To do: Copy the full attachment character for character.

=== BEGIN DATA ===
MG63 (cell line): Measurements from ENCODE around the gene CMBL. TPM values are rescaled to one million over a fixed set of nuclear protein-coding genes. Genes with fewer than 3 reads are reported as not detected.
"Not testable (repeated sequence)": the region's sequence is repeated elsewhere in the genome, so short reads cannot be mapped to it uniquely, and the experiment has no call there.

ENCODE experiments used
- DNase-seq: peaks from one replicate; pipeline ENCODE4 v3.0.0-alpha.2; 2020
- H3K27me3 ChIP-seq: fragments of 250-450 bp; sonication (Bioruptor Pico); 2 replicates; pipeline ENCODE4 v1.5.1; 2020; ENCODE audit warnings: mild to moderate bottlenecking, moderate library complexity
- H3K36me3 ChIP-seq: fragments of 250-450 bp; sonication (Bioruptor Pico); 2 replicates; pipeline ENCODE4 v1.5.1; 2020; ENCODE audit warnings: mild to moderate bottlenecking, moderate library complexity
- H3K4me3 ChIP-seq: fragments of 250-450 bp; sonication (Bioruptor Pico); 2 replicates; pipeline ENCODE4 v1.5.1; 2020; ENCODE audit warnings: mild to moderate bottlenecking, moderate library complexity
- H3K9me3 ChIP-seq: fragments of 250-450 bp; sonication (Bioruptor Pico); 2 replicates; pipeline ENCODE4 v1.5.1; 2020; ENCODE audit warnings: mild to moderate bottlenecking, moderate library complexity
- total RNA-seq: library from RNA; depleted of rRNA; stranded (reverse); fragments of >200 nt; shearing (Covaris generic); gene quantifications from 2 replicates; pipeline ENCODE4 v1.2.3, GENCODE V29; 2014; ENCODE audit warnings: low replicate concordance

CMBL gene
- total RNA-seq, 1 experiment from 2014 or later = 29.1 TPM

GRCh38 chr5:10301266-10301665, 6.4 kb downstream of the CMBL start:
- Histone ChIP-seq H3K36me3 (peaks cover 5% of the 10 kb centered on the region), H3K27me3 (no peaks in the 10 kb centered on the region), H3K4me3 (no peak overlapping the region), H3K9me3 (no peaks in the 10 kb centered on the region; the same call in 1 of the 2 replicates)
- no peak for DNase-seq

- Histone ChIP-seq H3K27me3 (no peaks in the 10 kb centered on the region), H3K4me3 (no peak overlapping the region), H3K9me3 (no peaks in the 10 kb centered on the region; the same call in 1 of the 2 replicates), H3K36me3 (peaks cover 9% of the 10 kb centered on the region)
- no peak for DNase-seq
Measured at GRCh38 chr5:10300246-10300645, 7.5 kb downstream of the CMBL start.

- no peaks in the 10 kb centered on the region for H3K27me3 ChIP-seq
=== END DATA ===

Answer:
MG63 (cell line): Measurements from ENCODE around the gene CMBL. TPM values are rescaled to one million over a fixed set of nuclear protein-coding genes. Genes with fewer than 3 reads are reported as not detected.
"Not testable (repeated sequence)": the region's sequence is repeated elsewhere in the genome, so short reads cannot be mapped to it uniquely, and the experiment has no call there.

ENCODE experiments used
- DNase-seq: peaks from one replicate; pipeline ENCODE4 v3.0.0-alpha.2; 2020
- H3K27me3 ChIP-seq: fragments of 250-450 bp; sonication (Bioruptor Pico); 2 replicates; pipeline ENCODE4 v1.5.1; 2020; ENCODE audit warnings: mild to moderate bottlenecking, moderate library complexity
- H3K36me3 ChIP-seq: fragments of 250-450 bp; sonication (Bioruptor Pico); 2 replicates; pipeline ENCODE4 v1.5.1; 2020; ENCODE audit warnings: mild to moderate bottlenecking, moderate library complexity
- H3K4me3 ChIP-seq: fragments of 250-450 bp; sonication (Bioruptor Pico); 2 replicates; pipeline ENCODE4 v1.5.1; 2020; ENCODE audit warnings: mild to moderate bottlenecking, moderate library complexity
- H3K9me3 ChIP-seq: fragments of 250-450 bp; sonication (Bioruptor Pico); 2 replicates; pipeline ENCODE4 v1.5.1; 2020; ENCODE audit warnings: mild to moderate bottlenecking, moderate library complexity
- total RNA-seq: library from RNA; depleted of rRNA; stranded (reverse); fragments of >200 nt; shearing (Covaris generic); gene quantifications from 2 replicates; pipeline ENCODE4 v1.2.3, GENCODE V29; 2014; ENCODE audit warnings: low replicate concordance

CMBL gene
- total RNA-seq, 1 experiment from 2014 or later = 29.1 TPM

GRCh38 chr5:10301266-10301665, 6.4 kb downstream of the CMBL start:
- Histone ChIP-seq H3K36me3 (peaks cover 5% of the 10 kb centered on the region), H3K27me3 (no peaks in the 10 kb centered on the region), H3K4me3 (no peak overlapping the region), H3K9me3 (no peaks in the 10 kb centered on the region; the same call in 1 of the 2 replicates)
- no peak for DNase-seq

- Histone ChIP-seq H3K27me3 (no peaks in the 10 kb centered on the region), H3K4me3 (no peak overlapping the region), H3K9me3 (no peaks in the 10 kb centered on the region; the same call in 1 of the 2 replicates), H3K36me3 (peaks cover 9% of the 10 kb centered on the region)
- no peak for DNase-seq
Measured at GRCh38 chr5:10300246-10300645, 7.5 kb downstream of the CMBL start.

- no peaks in the 10 kb centered on the region for H3K27me3 ChIP-seq